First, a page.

AUGUST 2020 — JANUARY 2021

New Delhi

In the middle of 2020 lockdown, we pitched a project to the New Delhi Municipal Council. With cities across the world witnessing a spike in the usage of ︎ during the pandemic, we were curious if there were plans in place to make Delhi ︎-ready.

The proposal got through and we found ourselves working with one of the most significant municipal bodies in the country and as we would eventually realise — a balancing act between diverse expectations.

Over three months, Architecture for Dialogue worked with NDMC to design and rollout ︎ infrastructure in Delhi through a week-long pilot. To gather feedback and learnings, we hosted interactions and participatory exercises with cyclists, motorists and residents. 

Project undertaken with art partners — St+art India Foundation and PBS partners — SmartBike Mobility.


Urban road infrastructure has largely been biased in the favour of motorised vehicles. This presents a prevalent stigma around viability of cycling as a mainstream mode of transport — deemed unsafe and inconvenient by those who can afford other options. Those who can’t, work their ways around these difficulties, maintaining cycles which are sometimes 30 years old!

Two decades ago, a third of commuting in 80 Indian cities was done on bicycles, but by 2007 this had fallen to 12% (source).

Like a ray of hope in sustainable transport, COVID-19 pandemic brought upon a sudden spike in cycling all around the world. As ridership increases, cities around the world are leveraging the opportunity to embrace cycling as an integral part of urban transport systems.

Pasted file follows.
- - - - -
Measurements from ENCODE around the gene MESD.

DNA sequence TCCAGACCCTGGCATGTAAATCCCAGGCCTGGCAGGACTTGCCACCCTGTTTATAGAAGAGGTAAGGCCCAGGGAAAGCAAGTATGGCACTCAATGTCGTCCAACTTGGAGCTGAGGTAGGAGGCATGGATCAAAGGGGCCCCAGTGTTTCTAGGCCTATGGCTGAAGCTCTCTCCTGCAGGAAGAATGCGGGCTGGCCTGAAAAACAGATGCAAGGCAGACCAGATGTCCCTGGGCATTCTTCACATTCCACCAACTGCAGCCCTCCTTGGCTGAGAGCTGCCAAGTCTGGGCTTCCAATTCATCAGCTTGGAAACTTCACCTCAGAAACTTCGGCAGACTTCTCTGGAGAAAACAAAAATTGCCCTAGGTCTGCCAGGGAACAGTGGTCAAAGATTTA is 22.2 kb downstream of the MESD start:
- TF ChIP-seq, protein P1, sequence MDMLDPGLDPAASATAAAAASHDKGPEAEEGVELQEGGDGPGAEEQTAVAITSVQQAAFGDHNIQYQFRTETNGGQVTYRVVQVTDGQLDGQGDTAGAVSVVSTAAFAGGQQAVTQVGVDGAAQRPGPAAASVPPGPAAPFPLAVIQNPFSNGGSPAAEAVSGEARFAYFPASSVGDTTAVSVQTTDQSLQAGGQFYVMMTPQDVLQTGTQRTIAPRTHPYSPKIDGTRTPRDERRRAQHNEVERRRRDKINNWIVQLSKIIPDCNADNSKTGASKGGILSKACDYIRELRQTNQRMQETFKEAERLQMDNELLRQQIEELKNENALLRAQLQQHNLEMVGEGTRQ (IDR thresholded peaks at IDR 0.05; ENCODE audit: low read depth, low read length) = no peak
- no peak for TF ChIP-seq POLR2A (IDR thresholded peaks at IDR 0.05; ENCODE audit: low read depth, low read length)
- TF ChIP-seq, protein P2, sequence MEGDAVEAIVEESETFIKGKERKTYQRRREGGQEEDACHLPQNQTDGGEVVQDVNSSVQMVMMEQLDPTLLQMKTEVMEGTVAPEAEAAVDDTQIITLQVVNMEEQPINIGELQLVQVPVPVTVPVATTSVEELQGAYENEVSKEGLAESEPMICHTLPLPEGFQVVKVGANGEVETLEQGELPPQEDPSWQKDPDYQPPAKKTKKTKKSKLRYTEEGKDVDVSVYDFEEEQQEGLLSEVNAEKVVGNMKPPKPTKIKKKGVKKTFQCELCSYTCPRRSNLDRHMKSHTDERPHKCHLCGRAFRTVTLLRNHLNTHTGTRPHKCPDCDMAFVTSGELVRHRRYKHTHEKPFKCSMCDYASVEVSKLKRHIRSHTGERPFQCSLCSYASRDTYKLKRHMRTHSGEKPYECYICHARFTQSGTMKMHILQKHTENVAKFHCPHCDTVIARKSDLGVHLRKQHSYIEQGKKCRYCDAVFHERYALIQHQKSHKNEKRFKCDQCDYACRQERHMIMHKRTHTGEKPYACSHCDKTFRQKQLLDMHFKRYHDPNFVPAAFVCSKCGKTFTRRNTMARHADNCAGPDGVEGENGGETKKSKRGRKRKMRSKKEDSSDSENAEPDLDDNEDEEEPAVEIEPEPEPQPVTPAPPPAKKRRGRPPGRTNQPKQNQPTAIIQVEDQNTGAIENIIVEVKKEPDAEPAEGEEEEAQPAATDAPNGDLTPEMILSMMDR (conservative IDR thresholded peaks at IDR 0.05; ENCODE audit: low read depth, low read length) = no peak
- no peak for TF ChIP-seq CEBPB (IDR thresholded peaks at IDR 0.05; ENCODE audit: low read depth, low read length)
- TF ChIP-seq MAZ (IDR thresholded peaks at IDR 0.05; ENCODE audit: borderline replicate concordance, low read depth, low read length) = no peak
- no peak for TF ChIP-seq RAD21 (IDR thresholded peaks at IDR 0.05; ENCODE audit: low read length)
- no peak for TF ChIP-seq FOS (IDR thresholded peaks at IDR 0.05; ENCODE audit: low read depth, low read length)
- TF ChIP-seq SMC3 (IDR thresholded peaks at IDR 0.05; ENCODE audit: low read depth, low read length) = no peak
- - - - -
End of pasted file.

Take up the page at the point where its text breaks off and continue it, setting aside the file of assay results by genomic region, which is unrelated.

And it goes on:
Recent months have seen many cities set up quick cycle-friendly infrastructure. In India, these efforts have been organised under the India Cycles4Change challenge, an initiative of the Smart Cities Mission — to encourage Indian cities to initiate a cycling revolution.

What makes a city cycle friendly?

Mapping potential interventions on A SAFETY-CONVENIENCE-EXPERIENCE framework
To transition towards a cycle-riding culture in Delhi, the challenge is to not only get people on their cycles, but more importantly, get them out of their cars (epiphany borrowed from the fantastic commentary — Why isn’t cycling normal in London). Thus, besides safety and convenience — creating delightful experiences for cyclists becomes essential.

We mapped possible strategies and interventions to a three-point framework giving equal importance to safety, convenience and experience — to support existing cycle ridership as well as incentivise further adoption.

Creating cycle-friendly neighbourhoods

We were curious to explore the role of cycle-friendly neighbourhood environments — areas which would allow hyperlocal pedalled commutes, last mile transit and opportunities for recreation and fitness for all.

We began identifying large public spaces with active footfalls and public presence. Together with NDMC, we decided upon a short pilot stretch connecting India gate to Lodhi Gardens and further to the Lodhi Art District. The route integrated existing PBS station facilities in the city and included streets both narrow and wide — allowing us to test a diversity of interventions.






SITE PHOTOS — before interventions

For testing neighbourhood level interventions, we wanted to work in a familiar context — the Lodhi Art District.